2. Remove the skins from the tomatoes. Wash tomatoes and make an “x” shape with a knife on the bottom of each one. Bring a large pot of water to boil and place scored tomatoes in the pot for a minute or two. When the skins start to tear, scoop out the tomatoes and place them in an ice water bath. Remove the skins, cut out the core, and slice the tomatoes into quarters.

3. Cook the tomatoes. Place one fourth of the tomatoes in a large pot. Bring to a boil over medium heat. Crush the tomatoes with a potato masher. Add the remaining tomatoes (do not crush these tomatoes) and boil for 5 minutes.

4. Fill jars with cooked tomatoes. Add 1 tablespoon lemon juice concentrate per jar and one sprig of fresh basil. Fill jars with cooked tomatoes leaving ½ inch head space. Wipe the rims and place lids and rings on each jar until finger tight.

5. Process jars in a hot water bath. Place the filled jars in a warm water bath covering them in at least an inch of water. Bring the water to a rolling boil and start timing. 40 minutes for pints and 45 minutes for quarts. Process times can vary depending on your altitude. National Center for Home Food Preparation: Selecting, Preparing, and Canning Tomatoes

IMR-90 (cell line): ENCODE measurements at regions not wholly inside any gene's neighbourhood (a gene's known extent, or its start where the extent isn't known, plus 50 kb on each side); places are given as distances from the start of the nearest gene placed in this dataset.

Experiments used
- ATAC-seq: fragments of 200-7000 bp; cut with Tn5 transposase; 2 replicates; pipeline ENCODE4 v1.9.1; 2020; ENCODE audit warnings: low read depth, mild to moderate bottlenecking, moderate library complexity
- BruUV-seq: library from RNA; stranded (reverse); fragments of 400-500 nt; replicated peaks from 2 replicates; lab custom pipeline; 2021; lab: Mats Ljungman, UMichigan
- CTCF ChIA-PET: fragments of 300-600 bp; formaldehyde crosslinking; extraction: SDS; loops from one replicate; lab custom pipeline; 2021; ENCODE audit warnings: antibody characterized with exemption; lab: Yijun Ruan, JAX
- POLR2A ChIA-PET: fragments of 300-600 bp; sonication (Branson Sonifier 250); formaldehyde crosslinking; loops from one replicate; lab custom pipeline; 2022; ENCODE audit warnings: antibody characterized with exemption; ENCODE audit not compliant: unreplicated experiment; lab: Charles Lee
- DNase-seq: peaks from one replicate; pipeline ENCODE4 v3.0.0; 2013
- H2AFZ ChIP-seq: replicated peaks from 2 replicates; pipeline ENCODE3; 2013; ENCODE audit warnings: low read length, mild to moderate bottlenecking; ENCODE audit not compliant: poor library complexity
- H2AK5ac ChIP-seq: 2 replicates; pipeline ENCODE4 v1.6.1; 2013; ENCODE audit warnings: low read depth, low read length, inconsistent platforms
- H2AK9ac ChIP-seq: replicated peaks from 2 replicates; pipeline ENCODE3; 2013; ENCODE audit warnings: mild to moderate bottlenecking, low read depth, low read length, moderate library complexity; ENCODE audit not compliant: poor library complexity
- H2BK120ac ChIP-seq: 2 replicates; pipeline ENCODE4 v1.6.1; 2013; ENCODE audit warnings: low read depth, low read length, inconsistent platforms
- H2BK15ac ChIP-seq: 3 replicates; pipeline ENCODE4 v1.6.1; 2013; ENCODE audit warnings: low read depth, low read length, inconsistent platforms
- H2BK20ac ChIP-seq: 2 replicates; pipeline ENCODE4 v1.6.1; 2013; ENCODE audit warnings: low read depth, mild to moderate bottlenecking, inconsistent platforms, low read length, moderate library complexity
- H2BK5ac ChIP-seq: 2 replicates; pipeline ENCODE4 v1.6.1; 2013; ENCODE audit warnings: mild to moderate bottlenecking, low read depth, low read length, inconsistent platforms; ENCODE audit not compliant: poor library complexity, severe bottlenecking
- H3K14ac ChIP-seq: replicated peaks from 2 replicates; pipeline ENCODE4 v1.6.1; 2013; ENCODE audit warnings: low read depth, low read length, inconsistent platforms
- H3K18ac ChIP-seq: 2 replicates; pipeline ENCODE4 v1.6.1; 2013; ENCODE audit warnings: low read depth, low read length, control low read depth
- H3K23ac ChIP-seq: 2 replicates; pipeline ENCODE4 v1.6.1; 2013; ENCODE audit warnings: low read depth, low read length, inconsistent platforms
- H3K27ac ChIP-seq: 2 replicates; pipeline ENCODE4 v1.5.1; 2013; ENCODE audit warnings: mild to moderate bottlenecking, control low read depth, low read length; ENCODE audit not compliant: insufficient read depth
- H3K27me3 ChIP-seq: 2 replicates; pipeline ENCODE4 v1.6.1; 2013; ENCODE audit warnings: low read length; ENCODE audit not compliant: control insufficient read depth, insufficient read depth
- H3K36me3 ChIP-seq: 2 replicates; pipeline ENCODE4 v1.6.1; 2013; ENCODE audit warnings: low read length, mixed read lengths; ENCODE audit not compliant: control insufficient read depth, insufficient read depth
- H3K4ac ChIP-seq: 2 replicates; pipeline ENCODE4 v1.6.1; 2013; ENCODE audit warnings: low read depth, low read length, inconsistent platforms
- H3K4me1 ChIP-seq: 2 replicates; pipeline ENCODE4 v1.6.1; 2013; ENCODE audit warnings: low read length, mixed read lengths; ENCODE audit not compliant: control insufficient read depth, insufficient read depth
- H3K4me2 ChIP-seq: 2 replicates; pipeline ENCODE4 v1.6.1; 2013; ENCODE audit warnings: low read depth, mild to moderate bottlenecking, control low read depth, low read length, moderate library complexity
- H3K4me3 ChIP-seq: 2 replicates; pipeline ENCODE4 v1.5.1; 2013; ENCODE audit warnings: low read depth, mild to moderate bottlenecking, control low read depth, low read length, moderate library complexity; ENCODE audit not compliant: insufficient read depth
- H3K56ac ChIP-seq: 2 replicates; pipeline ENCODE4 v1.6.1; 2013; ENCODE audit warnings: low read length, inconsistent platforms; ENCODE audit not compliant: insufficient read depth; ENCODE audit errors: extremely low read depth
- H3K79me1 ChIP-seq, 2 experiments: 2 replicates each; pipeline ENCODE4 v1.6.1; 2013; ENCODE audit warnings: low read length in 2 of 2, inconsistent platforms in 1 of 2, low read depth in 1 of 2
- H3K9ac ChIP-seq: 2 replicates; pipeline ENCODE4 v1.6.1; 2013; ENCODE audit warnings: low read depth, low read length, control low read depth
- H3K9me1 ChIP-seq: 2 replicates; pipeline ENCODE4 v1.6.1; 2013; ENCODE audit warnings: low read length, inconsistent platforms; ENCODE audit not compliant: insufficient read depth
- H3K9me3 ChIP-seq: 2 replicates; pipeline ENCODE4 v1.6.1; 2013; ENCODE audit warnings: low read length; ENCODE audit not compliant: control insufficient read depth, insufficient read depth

6. Remove jars and cool. Check lids for seal after 24 hours. Lids should not flex up and down when the center is pressed. You should hear a popping sound when they cool or even while they are boiling. Store canned tomatoes for up to a year.

Notes:


● Make sure to use canning tongs. It will make your job much easier and safer.

● I used a stock pot when processing my cans since it was deep.

● My jars are pint size (16 oz.)

● A wide mouth canning funnel is quite helpful when filling jars.

● Use bottled lemon juice to ensure high enough acidity.

● Add 2 tablespoons of lemon juice for quart size jars.

About the Author

Meghan was born in Southern California where she spent most of her youth. After several moves during her childhood, she ended up in Oregon, where she stayed for many years. Meghan never dreamed of being a writer, but God told her to write about Joey. After a few years of writing, it was time for a change of scenery. So, Meghan, her husband, and two sons picked up and moved to Texas. If you listen close you might catch her saying “Ya’ll” from time to time. She loves encouraging kids and adults through writing.